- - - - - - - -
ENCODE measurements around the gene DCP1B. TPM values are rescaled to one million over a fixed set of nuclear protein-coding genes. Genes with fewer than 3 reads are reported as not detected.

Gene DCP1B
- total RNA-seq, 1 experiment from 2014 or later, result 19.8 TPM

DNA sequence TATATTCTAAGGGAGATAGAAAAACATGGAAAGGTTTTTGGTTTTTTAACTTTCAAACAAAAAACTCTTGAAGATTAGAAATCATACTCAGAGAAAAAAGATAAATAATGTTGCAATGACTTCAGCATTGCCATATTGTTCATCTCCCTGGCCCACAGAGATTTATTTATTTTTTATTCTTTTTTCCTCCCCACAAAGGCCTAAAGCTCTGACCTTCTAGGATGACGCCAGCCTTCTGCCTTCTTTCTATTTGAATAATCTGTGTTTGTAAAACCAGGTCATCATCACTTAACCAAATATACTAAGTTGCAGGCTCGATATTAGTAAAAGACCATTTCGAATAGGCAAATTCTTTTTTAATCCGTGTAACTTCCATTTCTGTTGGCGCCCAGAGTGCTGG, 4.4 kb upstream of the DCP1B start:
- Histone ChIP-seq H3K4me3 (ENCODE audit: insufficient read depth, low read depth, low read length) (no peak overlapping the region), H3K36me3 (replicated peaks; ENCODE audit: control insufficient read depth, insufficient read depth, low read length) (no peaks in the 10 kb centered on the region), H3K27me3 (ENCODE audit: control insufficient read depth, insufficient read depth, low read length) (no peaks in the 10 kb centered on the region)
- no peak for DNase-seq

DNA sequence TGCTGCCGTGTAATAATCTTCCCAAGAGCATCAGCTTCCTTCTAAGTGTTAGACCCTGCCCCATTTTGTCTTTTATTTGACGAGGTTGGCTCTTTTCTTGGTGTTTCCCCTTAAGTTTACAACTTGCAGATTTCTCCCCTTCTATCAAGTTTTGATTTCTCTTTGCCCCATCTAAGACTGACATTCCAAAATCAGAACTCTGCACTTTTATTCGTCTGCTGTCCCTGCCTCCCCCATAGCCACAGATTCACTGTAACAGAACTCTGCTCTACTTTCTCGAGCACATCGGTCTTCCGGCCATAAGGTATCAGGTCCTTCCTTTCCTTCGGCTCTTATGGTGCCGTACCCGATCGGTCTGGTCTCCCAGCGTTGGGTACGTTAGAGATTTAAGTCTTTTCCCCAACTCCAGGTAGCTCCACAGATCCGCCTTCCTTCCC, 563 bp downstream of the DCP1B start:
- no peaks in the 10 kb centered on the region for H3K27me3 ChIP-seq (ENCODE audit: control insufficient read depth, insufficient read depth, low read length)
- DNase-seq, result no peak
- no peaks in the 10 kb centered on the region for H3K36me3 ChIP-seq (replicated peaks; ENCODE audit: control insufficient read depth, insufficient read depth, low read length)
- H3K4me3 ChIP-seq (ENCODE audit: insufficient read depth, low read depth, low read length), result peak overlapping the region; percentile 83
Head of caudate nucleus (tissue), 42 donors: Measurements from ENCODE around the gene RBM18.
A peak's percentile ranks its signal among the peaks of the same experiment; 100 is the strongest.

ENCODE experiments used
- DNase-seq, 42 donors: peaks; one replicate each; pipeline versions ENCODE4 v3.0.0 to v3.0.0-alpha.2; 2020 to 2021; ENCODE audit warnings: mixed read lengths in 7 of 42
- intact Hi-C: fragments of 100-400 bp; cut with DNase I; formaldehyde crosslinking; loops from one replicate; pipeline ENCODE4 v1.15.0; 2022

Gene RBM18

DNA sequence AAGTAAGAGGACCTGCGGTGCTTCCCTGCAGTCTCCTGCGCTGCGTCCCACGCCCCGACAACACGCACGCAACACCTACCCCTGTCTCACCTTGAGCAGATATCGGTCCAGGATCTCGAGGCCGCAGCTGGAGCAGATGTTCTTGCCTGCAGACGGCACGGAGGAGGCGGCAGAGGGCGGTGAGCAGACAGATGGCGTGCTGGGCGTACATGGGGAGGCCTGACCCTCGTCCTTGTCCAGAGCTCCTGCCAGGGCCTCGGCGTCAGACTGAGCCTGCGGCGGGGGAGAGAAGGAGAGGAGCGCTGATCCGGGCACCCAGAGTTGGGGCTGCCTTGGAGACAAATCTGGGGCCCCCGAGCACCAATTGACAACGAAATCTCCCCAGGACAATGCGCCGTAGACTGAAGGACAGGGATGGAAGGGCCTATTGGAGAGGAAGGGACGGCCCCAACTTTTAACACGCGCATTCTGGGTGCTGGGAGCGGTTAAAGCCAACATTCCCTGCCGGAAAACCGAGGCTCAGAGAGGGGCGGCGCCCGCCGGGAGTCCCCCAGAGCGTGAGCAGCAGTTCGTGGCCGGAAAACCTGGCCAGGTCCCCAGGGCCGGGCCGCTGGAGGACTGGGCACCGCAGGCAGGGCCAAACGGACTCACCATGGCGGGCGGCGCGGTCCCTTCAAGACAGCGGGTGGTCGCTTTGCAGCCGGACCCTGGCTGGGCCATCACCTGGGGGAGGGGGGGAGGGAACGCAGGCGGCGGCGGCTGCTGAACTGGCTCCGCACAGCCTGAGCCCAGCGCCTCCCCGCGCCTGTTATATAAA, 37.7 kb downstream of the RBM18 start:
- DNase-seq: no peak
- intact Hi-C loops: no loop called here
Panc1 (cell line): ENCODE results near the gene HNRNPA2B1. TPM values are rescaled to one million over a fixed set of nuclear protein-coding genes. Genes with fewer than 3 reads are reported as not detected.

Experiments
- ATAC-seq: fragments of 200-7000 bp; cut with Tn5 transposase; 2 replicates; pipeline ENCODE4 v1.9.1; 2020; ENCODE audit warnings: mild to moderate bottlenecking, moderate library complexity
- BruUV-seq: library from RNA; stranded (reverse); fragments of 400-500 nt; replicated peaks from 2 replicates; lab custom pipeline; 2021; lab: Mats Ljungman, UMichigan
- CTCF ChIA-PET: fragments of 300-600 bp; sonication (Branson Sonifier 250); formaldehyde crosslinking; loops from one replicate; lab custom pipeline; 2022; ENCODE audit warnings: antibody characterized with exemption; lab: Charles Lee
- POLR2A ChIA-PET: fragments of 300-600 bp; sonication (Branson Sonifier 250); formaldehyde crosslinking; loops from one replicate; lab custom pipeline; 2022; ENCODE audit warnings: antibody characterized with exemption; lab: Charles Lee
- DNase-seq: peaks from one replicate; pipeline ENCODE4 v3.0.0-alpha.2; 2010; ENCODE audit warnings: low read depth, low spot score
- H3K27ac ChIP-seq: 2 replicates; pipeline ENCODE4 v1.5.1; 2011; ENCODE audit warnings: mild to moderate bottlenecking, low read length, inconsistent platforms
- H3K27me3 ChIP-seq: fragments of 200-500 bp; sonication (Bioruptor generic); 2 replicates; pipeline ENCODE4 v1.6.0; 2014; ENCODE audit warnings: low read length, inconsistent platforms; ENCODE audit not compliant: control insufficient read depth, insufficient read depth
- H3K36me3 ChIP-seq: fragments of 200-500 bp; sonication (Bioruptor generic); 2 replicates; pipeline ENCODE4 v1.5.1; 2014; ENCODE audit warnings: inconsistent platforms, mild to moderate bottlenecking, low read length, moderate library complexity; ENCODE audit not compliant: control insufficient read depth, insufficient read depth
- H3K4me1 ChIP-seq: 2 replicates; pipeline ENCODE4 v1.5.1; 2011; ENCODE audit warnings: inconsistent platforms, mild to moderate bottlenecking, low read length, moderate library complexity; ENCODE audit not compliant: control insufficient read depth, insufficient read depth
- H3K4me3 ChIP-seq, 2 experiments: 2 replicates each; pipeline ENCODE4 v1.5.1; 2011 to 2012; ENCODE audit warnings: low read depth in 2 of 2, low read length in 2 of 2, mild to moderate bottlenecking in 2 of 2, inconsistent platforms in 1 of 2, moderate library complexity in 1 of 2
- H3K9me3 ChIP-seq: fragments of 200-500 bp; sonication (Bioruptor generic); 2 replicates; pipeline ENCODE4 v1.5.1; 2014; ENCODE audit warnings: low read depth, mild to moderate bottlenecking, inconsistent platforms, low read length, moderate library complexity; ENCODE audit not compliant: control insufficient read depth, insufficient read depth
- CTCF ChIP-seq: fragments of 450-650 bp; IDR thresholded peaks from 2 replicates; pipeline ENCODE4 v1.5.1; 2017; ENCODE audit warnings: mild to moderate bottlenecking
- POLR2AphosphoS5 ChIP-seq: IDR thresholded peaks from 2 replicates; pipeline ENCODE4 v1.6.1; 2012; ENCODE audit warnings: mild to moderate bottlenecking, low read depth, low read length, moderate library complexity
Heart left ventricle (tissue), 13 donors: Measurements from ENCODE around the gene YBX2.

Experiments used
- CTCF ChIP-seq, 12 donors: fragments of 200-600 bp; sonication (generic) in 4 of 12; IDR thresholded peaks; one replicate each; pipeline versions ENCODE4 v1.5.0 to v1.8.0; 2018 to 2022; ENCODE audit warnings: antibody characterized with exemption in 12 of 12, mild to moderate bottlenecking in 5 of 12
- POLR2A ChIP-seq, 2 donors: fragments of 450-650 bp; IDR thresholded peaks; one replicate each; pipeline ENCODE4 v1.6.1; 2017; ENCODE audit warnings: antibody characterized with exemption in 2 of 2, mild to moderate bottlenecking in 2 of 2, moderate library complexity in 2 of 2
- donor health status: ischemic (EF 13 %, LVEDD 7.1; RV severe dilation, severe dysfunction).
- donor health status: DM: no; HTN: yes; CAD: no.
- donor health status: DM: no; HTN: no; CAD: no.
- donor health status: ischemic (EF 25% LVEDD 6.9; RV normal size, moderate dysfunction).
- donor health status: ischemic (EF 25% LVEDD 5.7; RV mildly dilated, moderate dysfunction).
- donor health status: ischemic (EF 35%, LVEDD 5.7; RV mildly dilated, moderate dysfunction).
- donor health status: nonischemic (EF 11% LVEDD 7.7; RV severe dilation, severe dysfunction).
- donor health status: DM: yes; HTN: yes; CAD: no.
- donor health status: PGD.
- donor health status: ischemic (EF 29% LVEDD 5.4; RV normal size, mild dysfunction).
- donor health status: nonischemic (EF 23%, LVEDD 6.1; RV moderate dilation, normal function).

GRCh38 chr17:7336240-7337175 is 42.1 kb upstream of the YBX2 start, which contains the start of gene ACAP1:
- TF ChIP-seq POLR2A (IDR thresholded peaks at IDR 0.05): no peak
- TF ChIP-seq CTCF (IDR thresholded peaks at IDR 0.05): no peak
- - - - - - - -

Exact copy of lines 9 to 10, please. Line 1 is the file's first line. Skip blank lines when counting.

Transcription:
- DNase-seq, result no peak
- no peaks in the 10 kb centered on the region for H3K36me3 ChIP-seq (replicated peaks; ENCODE audit: control insufficient read depth, insufficient read depth, low read length)